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Structural change, collective action, and social unrest in 1930s Spain

  • Jordi Domenech

    ()

  • Thomas Jeffrey Miley

    ()

The Spanish 2nd Republic (1931-1936) witnessed one of the fastest and deepest processes of popular mobilization in interwar Europe, generating a decisive reactionary wave that brought the country to the Civil War (1936-1939). We show in the paper that both contemporary comment and part of the historiography makes generalizations about the behaviour of the working classes in the period that stress idealistic, re-distributive and even religious motives to join movements of protest. In some other cases, state repression, poverty, and deteriorating living standards have been singled out as the main determinants of participation. This paper uses collective action theory to argue that key institutional changes and structural changes in labour markets were crucial to understand a significant part of the explosive popular mobilization of the period. We argue first that, before the second Republic, temporary migrants had been the main structural limitation against the stabilization of unions and collective bargaining in agricultural labour markets and in several service and industrial sectors. We then show how several industries underwent important structural changes since the late 1910s which stabilized part of the labour force and allowed for union growth and collective bargaining. In agricultural labour markets or in markets in which unskilled temporary workers could not be excluded, unions benefitted from republican legislation restricting temporary migrations and, as a consequence, rural unions saw large gains membership and participation. Historical narratives that focus on state repression or on changes in living standards to explain collective action and social conflict in Spain before the Civil War are incomplete without a consideration of the role of structural changes in labour markets from 1914 to 1931.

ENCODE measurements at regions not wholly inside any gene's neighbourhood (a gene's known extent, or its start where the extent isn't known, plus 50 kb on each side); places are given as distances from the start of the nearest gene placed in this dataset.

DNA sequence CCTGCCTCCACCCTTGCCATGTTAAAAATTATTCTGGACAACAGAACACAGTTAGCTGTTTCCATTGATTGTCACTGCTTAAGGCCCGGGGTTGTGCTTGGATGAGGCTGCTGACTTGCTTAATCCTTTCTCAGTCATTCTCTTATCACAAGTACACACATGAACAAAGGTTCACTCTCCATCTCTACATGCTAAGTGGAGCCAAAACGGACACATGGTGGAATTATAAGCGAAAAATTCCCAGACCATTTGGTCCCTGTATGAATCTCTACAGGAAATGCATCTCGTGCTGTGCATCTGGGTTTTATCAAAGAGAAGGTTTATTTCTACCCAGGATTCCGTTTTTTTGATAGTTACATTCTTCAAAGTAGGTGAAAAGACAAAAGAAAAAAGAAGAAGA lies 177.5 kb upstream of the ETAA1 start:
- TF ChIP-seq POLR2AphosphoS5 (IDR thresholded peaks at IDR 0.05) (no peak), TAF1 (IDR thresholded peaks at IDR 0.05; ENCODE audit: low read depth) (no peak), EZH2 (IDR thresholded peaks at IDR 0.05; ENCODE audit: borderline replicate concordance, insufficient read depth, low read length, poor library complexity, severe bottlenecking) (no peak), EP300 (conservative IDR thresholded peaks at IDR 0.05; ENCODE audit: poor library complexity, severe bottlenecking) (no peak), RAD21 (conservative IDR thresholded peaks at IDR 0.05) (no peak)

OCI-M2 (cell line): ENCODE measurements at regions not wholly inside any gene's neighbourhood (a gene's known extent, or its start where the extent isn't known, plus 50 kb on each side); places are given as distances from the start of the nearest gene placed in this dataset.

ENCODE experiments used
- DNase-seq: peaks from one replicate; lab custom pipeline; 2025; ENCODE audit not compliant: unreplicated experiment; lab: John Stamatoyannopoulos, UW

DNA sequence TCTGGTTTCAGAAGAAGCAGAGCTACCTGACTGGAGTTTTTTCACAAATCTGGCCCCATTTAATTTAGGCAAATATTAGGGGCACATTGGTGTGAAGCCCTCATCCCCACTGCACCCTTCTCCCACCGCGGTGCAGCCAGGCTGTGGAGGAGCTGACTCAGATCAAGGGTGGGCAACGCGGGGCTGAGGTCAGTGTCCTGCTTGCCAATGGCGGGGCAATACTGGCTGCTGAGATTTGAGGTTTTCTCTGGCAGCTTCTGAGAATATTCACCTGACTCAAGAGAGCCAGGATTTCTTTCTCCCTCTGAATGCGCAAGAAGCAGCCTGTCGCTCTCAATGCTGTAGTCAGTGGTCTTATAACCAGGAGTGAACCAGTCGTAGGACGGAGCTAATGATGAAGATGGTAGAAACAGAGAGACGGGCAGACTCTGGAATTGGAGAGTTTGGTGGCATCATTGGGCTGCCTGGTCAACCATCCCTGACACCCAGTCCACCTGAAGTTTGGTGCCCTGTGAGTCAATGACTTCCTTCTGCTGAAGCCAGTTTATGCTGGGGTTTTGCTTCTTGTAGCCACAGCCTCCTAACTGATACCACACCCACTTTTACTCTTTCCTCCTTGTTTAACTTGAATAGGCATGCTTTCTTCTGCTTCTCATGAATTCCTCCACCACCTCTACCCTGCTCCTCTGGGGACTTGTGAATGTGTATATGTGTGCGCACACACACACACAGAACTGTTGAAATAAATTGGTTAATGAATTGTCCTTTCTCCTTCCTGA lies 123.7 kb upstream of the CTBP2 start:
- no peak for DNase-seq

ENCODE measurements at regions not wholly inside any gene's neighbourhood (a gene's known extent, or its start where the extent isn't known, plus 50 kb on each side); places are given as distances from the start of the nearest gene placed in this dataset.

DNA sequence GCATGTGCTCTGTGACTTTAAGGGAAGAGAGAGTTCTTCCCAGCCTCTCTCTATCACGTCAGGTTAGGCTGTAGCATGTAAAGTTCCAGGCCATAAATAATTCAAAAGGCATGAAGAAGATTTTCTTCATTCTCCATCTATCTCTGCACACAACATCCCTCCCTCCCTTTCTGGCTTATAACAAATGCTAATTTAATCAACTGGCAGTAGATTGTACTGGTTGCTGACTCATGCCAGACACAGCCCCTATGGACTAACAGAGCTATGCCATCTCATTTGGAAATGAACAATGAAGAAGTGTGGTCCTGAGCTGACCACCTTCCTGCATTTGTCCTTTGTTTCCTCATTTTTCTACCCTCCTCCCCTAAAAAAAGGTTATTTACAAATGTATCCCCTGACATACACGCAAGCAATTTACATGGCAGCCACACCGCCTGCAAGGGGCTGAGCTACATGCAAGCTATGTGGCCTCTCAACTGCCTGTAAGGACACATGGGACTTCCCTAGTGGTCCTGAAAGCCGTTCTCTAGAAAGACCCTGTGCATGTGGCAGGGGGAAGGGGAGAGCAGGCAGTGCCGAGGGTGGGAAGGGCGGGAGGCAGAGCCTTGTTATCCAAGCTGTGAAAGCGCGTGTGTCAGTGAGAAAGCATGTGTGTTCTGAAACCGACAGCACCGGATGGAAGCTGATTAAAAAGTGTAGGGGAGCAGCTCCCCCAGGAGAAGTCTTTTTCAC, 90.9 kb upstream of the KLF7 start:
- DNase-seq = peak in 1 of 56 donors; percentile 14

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Paper provided by Universidad Carlos III, Instituto Figuerola de Historia y Ciencias Sociales in its series Working Papers in Economic History with number wp13-05.

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Date of creation: Jun 2013
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Handle: RePEc:cte:whrepe:wp13-05
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  1. Juan Carmona Pidal & James Simpson, 1999. "The "Rabassa Morta" in Catalan viticulture: the rise and decline of a long-term sharecropping contract, 1670s-1920s," Working Papers in Economic History wh985902, Universidad Carlos III, Instituto Figuerola de Historia y Ciencias Sociales.
  2. Domènech, Jordi & Elu-Terán, Alexander, 2008. "Women's Paid Work in an Urban Developing Economy. Barcelona in 1930," Revista de Historia Económica, Cambridge University Press, vol. 26(03), pages 375-401, January.
  3. Shiells, Martha Ellen, 1990. "Collective Choice of Working Conditions: Hours in British and U.S. Iron and Steel, 1890–1923," The Journal of Economic History, Cambridge University Press, vol. 50(02), pages 379-392, June.
  4. Magnac, Thierry & Postel-Vinay, Gilles, 1997. "Wage Competition between Agriculture and Industry in Mid-Nineteenth Century France," Explorations in Economic History, Elsevier, vol. 34(1), pages 1-26, January.
  5. repec:cup:cbooks:9780521496308 is not listed on IDEAS
  6. Silvestre, Javier, 2005. "Internal migrations in Spain, 1877 1930," European Review of Economic History, Cambridge University Press, vol. 9(02), pages 233-265, August.
  7. Marco H. D. Van Leeuwen, 1997. "Trade Unions and the Provision of Welfare in the Netherlands, 1910–1960," Economic History Review, Economic History Society, vol. 50(4), pages 764-791, November.
  8. Jordi Domenech, 2008. "Labour market adjustment a hundred years ago: the case of the Catalan textile industry, 1880-1913 -super-1," Economic History Review, Economic History Society, vol. 61(1), pages 1-25, 02.
  9. Betrán, Concha, 2005. "Natural resources, electrification and economic growth from the end of the nineteenth century until World War II," Revista de Historia Económica, Cambridge University Press, vol. 23(01), pages 47-81, March.
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